A fairly common issue regarding the return of a security deposit is obtaining a forwarding address for the tenant. To circumvent this problem a landlord should insist upon a mailing address that is separate from the rental location, such as a post-office box.

How can I end a Missouri lease agreement?

A fixed-term lease is a lease that has a beginning date and an end date. The lease agreement would supply the language to end a fixed-term lease. The lease agreement would also specify whether a notice is needed or whether the lease would simply end at the end of the agreement. A periodic lease is a lease that continues from term to term (i.e. month to month). Periodic leases continue until either a landlord or tenant gives the other notice of at least 30 days. Where no written lease is used the notice requirements would be the same as if a periodic lease was in place.

Are there circumstances where I am required to release a tenant from a lease agreement?

A landlord may be forced to release a tenant from a contractual agreement when the dwelling unit or premise is damaged and/or destroyed by fire or casualty not caused by the tenant, deeming the rental property unlivable or If the tenant is called to active military duty. Additionally, a tenant may seek release from a rental agreement with the court when a landlord does not abide by the state’s landlord obligations.

In the event of the death of a tenant, what are my legal rights as a landlord?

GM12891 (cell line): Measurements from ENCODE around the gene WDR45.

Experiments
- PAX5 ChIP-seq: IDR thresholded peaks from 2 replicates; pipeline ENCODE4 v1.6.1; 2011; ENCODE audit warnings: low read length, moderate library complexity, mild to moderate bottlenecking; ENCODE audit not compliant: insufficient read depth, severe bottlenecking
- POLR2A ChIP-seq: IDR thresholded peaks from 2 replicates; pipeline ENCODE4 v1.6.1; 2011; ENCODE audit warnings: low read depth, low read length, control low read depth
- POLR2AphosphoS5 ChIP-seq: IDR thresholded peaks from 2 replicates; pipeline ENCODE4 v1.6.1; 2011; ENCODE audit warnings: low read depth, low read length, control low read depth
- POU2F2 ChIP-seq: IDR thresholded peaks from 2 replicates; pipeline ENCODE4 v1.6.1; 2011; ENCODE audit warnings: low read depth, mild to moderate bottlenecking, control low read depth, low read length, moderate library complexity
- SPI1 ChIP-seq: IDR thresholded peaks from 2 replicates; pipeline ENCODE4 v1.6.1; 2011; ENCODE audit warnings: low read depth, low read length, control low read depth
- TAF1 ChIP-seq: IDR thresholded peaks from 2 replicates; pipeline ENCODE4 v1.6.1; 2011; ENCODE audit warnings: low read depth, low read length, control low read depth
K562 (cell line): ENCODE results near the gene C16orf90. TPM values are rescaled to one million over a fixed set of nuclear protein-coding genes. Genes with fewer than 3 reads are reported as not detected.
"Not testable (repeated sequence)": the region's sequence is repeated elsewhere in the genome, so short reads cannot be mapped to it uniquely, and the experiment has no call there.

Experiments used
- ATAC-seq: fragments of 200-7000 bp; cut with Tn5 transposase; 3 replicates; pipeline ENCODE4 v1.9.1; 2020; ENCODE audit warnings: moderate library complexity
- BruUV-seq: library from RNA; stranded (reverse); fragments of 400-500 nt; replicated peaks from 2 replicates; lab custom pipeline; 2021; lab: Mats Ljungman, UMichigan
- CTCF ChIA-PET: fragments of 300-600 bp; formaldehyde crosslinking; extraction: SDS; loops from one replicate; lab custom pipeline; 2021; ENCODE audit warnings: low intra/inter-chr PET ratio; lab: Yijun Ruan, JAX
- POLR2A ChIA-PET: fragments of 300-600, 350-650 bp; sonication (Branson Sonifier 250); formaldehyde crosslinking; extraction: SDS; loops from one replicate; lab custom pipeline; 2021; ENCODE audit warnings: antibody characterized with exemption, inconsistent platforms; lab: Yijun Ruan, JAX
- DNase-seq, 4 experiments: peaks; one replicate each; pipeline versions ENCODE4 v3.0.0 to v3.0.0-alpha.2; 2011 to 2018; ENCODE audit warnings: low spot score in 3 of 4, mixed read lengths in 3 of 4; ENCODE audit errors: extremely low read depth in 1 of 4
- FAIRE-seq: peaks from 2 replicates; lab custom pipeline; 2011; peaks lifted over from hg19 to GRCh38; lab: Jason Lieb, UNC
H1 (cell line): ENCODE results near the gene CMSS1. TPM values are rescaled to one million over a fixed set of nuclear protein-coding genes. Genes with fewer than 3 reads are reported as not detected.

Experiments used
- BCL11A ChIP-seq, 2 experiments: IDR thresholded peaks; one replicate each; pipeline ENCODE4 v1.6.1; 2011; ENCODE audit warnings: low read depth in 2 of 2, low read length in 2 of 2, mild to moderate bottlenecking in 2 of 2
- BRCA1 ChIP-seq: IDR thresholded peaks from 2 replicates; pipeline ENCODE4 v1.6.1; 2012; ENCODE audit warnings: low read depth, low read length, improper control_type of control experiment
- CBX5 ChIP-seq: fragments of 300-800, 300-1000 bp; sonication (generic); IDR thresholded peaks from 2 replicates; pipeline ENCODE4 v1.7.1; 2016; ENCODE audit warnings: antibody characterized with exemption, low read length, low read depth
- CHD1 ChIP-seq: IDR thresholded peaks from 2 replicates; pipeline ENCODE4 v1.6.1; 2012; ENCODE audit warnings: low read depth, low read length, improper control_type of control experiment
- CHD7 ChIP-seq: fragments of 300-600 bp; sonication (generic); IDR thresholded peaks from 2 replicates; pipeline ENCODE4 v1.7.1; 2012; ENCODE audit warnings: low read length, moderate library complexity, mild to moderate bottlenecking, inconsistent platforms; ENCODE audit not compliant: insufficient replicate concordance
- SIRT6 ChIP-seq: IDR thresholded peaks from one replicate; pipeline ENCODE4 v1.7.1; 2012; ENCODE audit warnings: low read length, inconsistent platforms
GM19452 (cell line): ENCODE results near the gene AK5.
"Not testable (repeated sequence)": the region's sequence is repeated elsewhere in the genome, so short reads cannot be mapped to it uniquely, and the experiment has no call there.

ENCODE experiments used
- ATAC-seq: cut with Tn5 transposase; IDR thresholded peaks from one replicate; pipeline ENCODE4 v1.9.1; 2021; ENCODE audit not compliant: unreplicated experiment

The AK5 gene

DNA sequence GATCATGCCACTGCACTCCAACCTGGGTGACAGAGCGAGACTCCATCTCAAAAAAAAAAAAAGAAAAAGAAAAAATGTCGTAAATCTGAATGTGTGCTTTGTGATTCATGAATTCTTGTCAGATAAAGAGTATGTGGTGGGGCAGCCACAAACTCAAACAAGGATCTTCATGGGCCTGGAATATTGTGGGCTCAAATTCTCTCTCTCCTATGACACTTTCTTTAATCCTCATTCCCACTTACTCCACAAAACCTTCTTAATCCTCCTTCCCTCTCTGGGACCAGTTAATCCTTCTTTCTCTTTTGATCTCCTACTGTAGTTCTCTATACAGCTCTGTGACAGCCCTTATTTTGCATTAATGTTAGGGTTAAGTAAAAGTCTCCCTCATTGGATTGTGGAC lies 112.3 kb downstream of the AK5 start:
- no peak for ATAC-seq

Under Missouri landlord tenant law, the landlord has the right to terminate the lease if the rent is not being paid, and sue the estate of the decedent for any unpaid rent. If the rent is being paid, the lease would continue unaffected.

What is the notice that is required for Non-payment of Rent?

While the statute in Missouri provides that demand for rent must be made as a requirement for filing a Landlord-Tenant action, there is no set method for demanding the rent, and it may be done verbally. In addition, the statute provides that if prior demand was not made on the tenant, the service of the summons for the Landlord-Tenant action serves as a demand for the rent. For an Unlawful Detainer Rent & Possession case, the tenant must be served personally at least 4 days in advance of the court date, and in a Rent & Possession case for possession only, the summons must be posted at least 10 days prior to the court date.

Are there special requirements for the delivery or service of notices, for example, constable, sheriff or a registered process server, taped to the entrance, certified mail, etc.?

Lease termination notices must be hand-delivered, and can be received by an adult person. In the event the tenant cannot be found at the property, the termination notice may be posted on the door.

How long does the eviction process take?

It depends on many factors but generally, it takes approximately 4-6 weeks to get possession.

My tenant has not moved out and I was awarded possession by a judge. Can I lock my tenant out? How do I remove him?